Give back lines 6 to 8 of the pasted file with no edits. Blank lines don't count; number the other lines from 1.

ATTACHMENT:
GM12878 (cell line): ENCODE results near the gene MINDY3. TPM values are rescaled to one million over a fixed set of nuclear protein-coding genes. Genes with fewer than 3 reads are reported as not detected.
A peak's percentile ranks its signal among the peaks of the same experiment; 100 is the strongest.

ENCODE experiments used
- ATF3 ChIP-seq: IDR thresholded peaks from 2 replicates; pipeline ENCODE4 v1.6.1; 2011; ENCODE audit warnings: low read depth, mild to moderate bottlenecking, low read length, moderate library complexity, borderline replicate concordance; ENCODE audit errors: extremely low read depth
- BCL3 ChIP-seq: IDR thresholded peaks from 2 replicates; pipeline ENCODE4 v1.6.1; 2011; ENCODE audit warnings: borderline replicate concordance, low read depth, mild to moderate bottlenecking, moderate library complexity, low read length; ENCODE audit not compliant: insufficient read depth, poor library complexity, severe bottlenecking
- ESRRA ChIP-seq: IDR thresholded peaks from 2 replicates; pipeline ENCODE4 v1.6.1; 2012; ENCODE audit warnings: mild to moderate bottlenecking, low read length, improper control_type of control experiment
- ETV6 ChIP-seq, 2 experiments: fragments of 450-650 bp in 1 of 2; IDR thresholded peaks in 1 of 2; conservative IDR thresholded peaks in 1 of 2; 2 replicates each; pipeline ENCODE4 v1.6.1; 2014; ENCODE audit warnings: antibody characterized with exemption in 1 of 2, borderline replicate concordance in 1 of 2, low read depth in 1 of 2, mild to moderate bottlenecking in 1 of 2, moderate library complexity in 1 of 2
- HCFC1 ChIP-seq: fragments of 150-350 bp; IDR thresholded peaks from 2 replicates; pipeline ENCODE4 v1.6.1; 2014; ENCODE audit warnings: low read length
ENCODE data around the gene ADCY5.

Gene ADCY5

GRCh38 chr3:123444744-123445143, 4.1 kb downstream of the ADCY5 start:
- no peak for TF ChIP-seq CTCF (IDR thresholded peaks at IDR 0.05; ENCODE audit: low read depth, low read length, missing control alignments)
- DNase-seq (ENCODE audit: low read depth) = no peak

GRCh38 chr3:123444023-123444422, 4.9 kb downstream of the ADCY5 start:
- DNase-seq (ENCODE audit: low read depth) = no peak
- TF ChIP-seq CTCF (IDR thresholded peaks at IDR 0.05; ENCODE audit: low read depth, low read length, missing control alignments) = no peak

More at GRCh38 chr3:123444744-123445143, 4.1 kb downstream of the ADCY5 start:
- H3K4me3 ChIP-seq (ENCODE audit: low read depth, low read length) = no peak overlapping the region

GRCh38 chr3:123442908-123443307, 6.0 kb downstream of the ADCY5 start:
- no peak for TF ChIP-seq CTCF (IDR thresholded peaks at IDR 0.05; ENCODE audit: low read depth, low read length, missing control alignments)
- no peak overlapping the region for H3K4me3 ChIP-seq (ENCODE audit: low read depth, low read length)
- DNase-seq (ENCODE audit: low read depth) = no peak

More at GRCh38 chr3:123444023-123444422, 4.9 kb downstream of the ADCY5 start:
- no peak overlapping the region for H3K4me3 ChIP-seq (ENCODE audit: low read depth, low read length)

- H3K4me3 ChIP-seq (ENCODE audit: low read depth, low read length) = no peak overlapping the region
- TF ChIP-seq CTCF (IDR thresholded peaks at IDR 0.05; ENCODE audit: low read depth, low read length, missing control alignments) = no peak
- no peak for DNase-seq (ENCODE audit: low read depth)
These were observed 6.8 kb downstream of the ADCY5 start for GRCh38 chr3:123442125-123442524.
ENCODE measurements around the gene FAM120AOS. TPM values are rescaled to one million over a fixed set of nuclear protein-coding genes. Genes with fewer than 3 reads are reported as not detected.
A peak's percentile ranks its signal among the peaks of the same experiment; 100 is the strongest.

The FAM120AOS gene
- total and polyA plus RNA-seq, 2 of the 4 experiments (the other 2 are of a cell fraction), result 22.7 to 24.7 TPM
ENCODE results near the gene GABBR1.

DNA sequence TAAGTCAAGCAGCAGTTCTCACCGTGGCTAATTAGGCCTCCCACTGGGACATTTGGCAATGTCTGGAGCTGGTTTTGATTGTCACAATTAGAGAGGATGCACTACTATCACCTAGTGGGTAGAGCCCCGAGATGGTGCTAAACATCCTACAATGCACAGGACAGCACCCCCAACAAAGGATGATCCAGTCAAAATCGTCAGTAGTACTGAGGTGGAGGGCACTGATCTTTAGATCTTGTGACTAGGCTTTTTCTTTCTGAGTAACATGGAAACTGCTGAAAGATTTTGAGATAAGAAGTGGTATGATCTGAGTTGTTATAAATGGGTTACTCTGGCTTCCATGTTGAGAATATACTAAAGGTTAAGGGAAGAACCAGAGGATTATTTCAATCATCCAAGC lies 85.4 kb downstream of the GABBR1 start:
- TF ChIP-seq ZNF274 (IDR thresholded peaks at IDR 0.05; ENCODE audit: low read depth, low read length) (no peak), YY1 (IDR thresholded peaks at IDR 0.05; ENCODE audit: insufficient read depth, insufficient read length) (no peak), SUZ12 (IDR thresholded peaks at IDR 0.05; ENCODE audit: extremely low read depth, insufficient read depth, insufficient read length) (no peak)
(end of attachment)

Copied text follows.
- ESRRA ChIP-seq: IDR thresholded peaks from 2 replicates; pipeline ENCODE4 v1.6.1; 2012; ENCODE audit warnings: mild to moderate bottlenecking, low read length, improper control_type of control experiment
- ETV6 ChIP-seq, 2 experiments: fragments of 450-650 bp in 1 of 2; IDR thresholded peaks in 1 of 2; conservative IDR thresholded peaks in 1 of 2; 2 replicates each; pipeline ENCODE4 v1.6.1; 2014; ENCODE audit warnings: antibody characterized with exemption in 1 of 2, borderline replicate concordance in 1 of 2, low read depth in 1 of 2, mild to moderate bottlenecking in 1 of 2, moderate library complexity in 1 of 2
- HCFC1 ChIP-seq: fragments of 150-350 bp; IDR thresholded peaks from 2 replicates; pipeline ENCODE4 v1.6.1; 2014; ENCODE audit warnings: low read length